Een provincie die er wezen mag,     A province to be proud of,
‘t jongste stukje Nederland.              the youngest part of the Netherlands.
Waar het fijn is om te leven,             Where the living is fine,
mijn geliefde Flevoland.                   my beloved Flevoland.

The history of Flevoland
Although the province was only recently made it has virtually no history. But its roots are nevertheless in Roman times. It was here that the early Dutch, showed that their tribes were not without power. Writing about them Tacitus speaks of Frisian farmers but from other sources we know also other tribes rushed to their aid. In particular, the Batavians learned here the lessons how to address later (in 69 AD, the birth of the Dutch nation) the Romans.

 The battle of Castellum Flevum

Tacitus wrote:
In the year 28 AD the Frisii, a people north of the Rhine, have broken the peace, not primarily because of dissatisfaction with their servitude, but because of our greed. Drusus, the Roman general who subdued the Frisians, imposed on them only a limited burden – in accordance with their resources, namely the supply of cattle hides for military use, nobody cared about the strength or size of them, until Olennius a centurion, was entrusted by the military leadership with the administration of the Frisii, took the skins of wild animals as a standard for the provision. This tax, that was a heavy task to other tribes, was to the Germans even more difficult because they had only smaller sized cattle. First, they gave their cattle, then their crops and eventually their women and children were claimed as slaves. That caused a great rage, and they decided to go to war. Soldiers who came to collect the tax, were seized and crucified. Olennius himself fled into a fortress called Flevum to escape the tormented peasants. However, also there Olennius was not safe, because the farmers attacked the fort from two sides: from the south and from the north. The southern attack was repulsed, but at the north side the farmers came in the fortress. After that two other groups of Frisians tried to get into the fort: one from the northeast and the other across the river. They were both defeated. Finally, the Frisians who had entered the fort were chased into the water.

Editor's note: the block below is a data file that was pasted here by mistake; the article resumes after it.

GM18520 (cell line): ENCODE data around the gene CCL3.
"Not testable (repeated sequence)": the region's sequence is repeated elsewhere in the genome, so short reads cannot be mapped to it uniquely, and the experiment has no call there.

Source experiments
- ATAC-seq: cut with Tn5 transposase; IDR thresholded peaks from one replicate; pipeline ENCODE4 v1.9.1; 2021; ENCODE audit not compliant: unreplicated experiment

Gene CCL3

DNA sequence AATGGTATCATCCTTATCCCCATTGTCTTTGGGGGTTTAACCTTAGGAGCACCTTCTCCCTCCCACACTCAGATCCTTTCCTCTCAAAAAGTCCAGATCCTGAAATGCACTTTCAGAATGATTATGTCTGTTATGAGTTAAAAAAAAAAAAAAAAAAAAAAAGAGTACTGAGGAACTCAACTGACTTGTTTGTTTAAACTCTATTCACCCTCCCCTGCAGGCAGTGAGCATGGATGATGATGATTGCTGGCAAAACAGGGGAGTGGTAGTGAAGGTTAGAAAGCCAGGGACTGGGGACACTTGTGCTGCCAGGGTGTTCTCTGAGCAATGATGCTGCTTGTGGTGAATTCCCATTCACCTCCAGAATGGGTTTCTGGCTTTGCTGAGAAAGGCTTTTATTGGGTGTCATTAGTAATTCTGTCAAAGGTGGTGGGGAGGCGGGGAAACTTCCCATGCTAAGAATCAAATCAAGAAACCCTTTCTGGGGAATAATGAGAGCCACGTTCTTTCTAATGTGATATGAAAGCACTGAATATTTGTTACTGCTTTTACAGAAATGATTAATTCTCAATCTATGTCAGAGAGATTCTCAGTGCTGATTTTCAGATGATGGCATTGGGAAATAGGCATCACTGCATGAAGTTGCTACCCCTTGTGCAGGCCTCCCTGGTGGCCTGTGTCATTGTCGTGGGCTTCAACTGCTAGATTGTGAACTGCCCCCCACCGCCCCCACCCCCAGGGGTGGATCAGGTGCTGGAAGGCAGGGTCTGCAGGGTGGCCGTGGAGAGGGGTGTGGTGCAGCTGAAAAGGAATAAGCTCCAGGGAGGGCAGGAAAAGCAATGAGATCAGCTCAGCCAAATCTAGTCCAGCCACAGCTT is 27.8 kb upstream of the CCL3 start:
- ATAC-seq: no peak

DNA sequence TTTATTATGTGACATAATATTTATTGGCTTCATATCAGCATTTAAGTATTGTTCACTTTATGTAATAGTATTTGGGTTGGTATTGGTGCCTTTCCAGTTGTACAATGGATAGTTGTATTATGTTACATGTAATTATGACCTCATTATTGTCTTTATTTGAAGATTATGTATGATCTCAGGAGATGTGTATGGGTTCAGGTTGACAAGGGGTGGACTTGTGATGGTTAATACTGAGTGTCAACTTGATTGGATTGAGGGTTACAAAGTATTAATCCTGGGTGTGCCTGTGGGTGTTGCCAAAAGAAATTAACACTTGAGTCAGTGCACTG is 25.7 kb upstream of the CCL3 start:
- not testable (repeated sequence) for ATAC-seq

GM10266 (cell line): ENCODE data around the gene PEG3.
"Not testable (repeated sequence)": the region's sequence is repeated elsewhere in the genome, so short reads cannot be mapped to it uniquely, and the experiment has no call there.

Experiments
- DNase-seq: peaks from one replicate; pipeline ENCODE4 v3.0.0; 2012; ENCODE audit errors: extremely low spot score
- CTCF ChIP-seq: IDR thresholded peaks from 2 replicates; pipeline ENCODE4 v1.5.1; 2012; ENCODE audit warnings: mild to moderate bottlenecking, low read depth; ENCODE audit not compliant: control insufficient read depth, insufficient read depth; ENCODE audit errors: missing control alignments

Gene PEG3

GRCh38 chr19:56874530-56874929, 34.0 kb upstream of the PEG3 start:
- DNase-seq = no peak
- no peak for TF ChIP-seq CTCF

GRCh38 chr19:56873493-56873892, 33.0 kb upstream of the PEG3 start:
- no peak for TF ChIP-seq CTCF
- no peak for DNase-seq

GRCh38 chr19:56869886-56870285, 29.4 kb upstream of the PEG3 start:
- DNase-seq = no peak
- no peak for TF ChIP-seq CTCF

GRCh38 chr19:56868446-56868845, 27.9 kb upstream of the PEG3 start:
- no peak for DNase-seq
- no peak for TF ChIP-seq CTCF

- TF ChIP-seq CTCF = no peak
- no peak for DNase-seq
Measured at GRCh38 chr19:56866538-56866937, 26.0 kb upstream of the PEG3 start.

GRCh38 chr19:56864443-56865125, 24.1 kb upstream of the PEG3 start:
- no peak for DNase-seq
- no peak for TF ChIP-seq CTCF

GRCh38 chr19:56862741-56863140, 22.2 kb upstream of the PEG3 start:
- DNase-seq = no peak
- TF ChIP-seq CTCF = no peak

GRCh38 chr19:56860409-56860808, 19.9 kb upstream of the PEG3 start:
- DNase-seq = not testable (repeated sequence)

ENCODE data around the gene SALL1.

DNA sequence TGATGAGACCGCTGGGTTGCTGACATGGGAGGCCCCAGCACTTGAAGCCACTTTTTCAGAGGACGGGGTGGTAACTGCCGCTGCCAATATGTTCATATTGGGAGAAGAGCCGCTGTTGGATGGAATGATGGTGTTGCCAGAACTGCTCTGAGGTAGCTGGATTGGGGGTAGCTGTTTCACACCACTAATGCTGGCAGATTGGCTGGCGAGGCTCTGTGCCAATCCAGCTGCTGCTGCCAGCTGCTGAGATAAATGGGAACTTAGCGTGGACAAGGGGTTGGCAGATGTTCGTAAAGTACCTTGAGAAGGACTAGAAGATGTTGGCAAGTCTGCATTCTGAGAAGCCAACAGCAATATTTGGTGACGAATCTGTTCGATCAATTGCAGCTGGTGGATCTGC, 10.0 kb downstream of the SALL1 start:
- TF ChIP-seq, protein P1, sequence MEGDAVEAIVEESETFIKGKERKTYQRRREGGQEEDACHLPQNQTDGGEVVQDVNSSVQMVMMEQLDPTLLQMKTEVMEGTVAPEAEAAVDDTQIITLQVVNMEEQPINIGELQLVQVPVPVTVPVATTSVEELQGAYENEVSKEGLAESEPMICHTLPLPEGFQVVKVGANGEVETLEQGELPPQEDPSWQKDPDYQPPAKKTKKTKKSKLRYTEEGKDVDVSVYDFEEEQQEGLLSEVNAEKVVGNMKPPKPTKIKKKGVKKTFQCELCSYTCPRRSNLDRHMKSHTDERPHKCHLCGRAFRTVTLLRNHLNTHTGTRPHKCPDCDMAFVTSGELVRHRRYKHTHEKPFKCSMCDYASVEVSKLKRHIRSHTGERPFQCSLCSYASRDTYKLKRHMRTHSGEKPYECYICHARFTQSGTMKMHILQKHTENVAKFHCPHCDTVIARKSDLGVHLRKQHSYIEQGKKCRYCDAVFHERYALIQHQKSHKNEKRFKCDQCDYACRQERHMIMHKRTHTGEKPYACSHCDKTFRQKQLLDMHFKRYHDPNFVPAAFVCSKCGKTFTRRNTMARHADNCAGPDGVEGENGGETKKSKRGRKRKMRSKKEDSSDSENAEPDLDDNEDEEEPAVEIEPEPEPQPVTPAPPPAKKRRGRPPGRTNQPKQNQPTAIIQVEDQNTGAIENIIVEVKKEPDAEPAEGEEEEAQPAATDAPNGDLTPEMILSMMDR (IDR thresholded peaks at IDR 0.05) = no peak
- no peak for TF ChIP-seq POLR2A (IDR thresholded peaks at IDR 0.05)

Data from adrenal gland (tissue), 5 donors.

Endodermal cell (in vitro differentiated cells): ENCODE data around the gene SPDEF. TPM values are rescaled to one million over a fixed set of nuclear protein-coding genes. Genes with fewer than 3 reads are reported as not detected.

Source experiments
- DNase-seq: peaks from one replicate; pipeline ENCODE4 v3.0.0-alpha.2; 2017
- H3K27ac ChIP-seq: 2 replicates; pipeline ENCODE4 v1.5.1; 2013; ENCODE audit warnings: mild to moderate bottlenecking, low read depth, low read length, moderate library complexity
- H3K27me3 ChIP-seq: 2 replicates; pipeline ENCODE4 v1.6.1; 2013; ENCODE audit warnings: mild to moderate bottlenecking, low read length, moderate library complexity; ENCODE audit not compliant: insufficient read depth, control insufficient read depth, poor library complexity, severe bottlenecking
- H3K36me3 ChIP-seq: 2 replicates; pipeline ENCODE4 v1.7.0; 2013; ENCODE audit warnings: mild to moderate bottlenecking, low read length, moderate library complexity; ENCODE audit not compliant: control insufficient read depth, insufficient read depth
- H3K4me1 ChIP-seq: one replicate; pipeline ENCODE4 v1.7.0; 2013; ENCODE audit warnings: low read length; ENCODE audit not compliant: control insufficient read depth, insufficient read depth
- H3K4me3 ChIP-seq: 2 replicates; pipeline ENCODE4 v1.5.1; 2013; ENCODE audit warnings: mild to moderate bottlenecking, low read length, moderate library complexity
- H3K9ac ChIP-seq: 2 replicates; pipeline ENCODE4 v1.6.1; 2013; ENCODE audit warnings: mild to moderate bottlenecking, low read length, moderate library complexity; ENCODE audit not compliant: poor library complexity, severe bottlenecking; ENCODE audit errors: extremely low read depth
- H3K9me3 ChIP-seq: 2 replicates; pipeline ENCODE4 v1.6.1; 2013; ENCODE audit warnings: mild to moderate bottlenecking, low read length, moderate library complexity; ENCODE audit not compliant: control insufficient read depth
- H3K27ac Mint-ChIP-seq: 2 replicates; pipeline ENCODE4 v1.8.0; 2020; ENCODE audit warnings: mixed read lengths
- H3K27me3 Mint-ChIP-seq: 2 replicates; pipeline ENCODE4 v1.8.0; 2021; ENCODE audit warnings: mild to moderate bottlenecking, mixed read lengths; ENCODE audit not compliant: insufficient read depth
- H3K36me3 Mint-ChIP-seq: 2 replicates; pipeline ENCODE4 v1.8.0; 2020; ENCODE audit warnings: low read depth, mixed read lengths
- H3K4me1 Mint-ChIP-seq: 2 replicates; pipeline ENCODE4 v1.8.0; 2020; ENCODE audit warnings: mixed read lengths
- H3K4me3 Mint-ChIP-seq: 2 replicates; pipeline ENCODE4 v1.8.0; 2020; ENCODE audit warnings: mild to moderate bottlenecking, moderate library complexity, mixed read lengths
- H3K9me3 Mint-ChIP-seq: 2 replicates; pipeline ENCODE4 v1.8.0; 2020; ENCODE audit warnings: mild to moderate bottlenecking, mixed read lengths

The Battle of Baduhenna

After the battle at the fort the uprising was continued. Also elsewhere in the region the Romans were chasing the Frisians. They needed to build bridges to get their heavy weaponry over the creeks of the estuary. So the Frisians were in favor. They were lightly armed (shields and spears) and knew the wetlands of their hand, they lured the Romans ever deeper into the estuary. According to Tacitus, a great battle, took place in what was called the “… quae apud lucum Baduhenna …” (Baduhenna’s forest). – Nine hundred Romans were killed by the Frisian arms and four hundred were killed by own troops “each because of treason suspectations” – wrote Tacitus.

Batavia koor & Zuiderzee Ballade

To add:

The flooding of Flevoland

Moderne tijd
Batavia werf, Bataviastad
Lowlands, Biddinghuizen